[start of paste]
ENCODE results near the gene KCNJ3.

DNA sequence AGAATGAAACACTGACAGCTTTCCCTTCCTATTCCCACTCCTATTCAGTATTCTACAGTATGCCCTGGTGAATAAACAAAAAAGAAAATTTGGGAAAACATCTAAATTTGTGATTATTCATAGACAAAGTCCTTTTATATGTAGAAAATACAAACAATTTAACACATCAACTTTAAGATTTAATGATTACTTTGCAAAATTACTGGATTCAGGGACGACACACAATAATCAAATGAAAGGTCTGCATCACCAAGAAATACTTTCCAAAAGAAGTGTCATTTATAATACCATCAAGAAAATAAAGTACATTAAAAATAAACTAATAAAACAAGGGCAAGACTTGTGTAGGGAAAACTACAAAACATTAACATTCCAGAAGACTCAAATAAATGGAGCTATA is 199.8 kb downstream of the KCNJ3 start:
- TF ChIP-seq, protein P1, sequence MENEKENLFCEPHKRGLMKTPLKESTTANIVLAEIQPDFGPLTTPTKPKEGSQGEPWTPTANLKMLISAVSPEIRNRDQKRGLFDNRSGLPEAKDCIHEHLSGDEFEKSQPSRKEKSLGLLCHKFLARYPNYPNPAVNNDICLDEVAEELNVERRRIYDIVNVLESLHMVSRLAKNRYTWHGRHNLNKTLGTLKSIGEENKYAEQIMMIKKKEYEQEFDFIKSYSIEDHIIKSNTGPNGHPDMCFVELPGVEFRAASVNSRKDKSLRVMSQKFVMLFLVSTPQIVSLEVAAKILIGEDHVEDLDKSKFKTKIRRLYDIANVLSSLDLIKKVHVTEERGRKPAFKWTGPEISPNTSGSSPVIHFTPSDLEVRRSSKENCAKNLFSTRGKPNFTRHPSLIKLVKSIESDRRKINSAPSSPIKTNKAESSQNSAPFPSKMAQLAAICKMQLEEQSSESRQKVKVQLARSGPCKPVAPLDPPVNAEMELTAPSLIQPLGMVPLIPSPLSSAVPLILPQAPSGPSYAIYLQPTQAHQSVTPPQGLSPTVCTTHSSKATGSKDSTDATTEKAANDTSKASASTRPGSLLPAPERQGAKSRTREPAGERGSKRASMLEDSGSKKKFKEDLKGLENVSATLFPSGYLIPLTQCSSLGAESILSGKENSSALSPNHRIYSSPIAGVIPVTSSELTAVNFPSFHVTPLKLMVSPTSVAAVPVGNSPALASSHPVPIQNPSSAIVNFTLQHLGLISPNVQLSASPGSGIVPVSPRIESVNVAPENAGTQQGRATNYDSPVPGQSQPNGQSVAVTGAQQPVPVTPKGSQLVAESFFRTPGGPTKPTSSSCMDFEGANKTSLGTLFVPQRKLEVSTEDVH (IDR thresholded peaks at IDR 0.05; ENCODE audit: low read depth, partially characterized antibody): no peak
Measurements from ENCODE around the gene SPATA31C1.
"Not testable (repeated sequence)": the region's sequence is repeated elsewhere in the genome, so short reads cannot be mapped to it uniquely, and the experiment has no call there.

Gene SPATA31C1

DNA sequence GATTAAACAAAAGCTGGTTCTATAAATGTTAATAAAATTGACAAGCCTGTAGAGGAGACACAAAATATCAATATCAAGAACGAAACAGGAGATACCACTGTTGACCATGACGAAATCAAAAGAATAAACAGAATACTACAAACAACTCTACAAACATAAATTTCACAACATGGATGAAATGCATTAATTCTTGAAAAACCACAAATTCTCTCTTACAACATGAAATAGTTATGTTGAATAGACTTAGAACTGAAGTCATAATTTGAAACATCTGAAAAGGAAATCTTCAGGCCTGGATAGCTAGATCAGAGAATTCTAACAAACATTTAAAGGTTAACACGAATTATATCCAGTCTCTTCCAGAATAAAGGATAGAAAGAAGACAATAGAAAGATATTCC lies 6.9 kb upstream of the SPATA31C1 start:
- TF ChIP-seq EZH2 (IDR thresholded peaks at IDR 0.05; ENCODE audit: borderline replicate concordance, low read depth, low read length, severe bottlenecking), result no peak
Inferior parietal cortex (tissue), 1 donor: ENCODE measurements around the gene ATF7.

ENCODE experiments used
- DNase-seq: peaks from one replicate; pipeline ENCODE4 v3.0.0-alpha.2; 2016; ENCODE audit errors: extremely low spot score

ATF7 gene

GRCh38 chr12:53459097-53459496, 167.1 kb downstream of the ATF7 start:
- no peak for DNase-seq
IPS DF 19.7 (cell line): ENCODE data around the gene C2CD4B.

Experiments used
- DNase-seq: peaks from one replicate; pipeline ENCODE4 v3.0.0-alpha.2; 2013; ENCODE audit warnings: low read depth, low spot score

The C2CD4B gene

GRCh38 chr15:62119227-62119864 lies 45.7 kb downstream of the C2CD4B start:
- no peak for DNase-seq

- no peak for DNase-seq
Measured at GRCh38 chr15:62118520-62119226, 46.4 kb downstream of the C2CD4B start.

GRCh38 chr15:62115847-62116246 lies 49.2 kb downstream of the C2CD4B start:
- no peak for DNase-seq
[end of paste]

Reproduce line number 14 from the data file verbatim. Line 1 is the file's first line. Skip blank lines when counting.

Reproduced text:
- no peak for DNase-seq